Once again, a request to parents

I am highly suspicious that I have already covered this in an earlier post.  If so, I apologize for repeating myself.  But if Andrew Sullivan can go on and on about [random obsession] for weeks on end, surely I can be forgiven for returning to a subject of particular personal concern.

Are you a parent?  Do you take your kids to the doctor?  I certainly hope so.  And I understand that it can be a frustrating and irritating experience.  Sometimes we run behind.  The exam rooms are small, and the entertainment options are thin on the ground.  Your kid can get antsy and your temper can run short.  I understand all of this.

Please, please, please do not tell you children that I will give them a shot if they don’t behave.  Please.  No matter how frayed your nerves or rambunctious your kids, that is an abjectly terrible idea.

First of all, it’s a blatant lie.  Frankly, I happen to think baldly lying to your children is wrong on its face, and needs no further explanation.  But that is a particularly stupid lie, easily falsified by a savvy and/or persistently disobedient child.  If there is no medical indication for a shot, a shot isn’t coming.  And if your threat doesn’t actually come to pass, whose credibility has just been undermined?  Not mine.

But let’s say vaccines are actually coming that day.  By saying what you have, you have just made my job so much harder.  You have implied that good behavior will make them go away.  You have indicated that administration of shots is capricious and arbitrary, and have rendered null my assurances that they are given only to help the child stay healthy.  You have contributed to your child’s belief that I am someone to be feared, rather than trusted.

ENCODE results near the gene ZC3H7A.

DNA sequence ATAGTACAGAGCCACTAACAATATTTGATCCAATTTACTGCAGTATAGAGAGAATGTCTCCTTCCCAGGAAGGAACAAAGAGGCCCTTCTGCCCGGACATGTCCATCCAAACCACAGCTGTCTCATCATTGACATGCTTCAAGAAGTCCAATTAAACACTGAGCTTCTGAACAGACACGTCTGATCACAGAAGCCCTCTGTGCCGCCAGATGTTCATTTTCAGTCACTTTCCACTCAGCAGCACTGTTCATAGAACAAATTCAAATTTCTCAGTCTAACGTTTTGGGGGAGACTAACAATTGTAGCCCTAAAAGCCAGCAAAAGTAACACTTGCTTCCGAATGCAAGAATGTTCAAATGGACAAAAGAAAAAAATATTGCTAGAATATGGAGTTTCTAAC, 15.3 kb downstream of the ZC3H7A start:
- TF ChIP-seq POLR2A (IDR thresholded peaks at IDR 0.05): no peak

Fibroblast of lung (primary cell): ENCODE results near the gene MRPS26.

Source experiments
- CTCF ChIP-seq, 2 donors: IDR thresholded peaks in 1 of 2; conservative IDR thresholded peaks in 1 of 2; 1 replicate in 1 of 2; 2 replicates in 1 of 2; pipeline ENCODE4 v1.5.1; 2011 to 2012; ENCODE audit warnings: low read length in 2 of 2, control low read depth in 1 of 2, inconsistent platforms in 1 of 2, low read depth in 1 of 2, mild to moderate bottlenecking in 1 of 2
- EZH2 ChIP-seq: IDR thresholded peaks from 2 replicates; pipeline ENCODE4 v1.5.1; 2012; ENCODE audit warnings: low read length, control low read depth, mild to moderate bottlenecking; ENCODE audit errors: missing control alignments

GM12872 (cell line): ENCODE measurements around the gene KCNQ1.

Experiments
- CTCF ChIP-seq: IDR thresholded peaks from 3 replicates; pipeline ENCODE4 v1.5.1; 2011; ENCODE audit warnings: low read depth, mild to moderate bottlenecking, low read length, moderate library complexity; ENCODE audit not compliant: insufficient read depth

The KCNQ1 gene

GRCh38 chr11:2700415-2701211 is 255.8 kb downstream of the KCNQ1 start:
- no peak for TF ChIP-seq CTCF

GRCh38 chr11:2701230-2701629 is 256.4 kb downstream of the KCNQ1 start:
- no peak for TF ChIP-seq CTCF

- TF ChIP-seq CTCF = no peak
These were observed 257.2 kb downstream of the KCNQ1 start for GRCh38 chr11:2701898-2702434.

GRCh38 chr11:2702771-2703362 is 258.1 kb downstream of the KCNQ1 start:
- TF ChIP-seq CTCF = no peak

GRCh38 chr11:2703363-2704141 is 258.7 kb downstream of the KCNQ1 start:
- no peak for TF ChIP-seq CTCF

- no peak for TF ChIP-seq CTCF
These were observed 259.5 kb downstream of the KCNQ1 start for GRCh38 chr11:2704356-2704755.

I am not your disciplinary agent or your contract torturer.  Please don’t tell your child otherwise.

Parts of my job involve painful or uncomfortable procedures.  Your child needs vaccines, occasional blood tests, sometimes a throat swab or some other unpleasantness.  Obviously, I have to do these things to be an effective pediatrician.  But I hate to do them.  They are easily one of my least favorite parts of my work.  And it makes me incredibly angry to hear you tell your kids that I am doing them because I want to punish them.  It is insulting to me when you give your children the idea that I am hurting them for its own sake.  It erodes my respect for you.

Also, by increasing your child’s anxiety about the visit you have made it harder for me to deliver the care you are paying for.  A frightened child who fights my exam is much harder to treat.  If your child is kicking and screaming, it’s that much more difficult to see in her ears or throat, hear her lungs or feel her abdomen.  I can’t guarantee that she would have been at ease and cooperative without your threat, but it sure didn’t help.  Her fear increases the guesswork in my diagnosis, and who wants that?

Finally, by saying what you have you have introduced an unnecessary source of contention in my relationship with you.  Because I am going to contradict you.  I’ll do it briefly and politely, but I’m going to correct the record.  “Oh no, I only give shots to keep people healthy” usually suffices.  Perhaps you don’t like to be second-guessed in front of your child, but we wouldn’t be in that situation without your lie.

Going to see the doctor is scary enough for some kids as it is.  The brief pain of shots is often far outweighed by the anxiety kids feel about them.  I can’t imagine you really want your child to be frightened, and I understand you’re nerve-wracked and just want him to behave.  But please come up with some other strategy.  We’ll all be happier for it.

Russell Saunders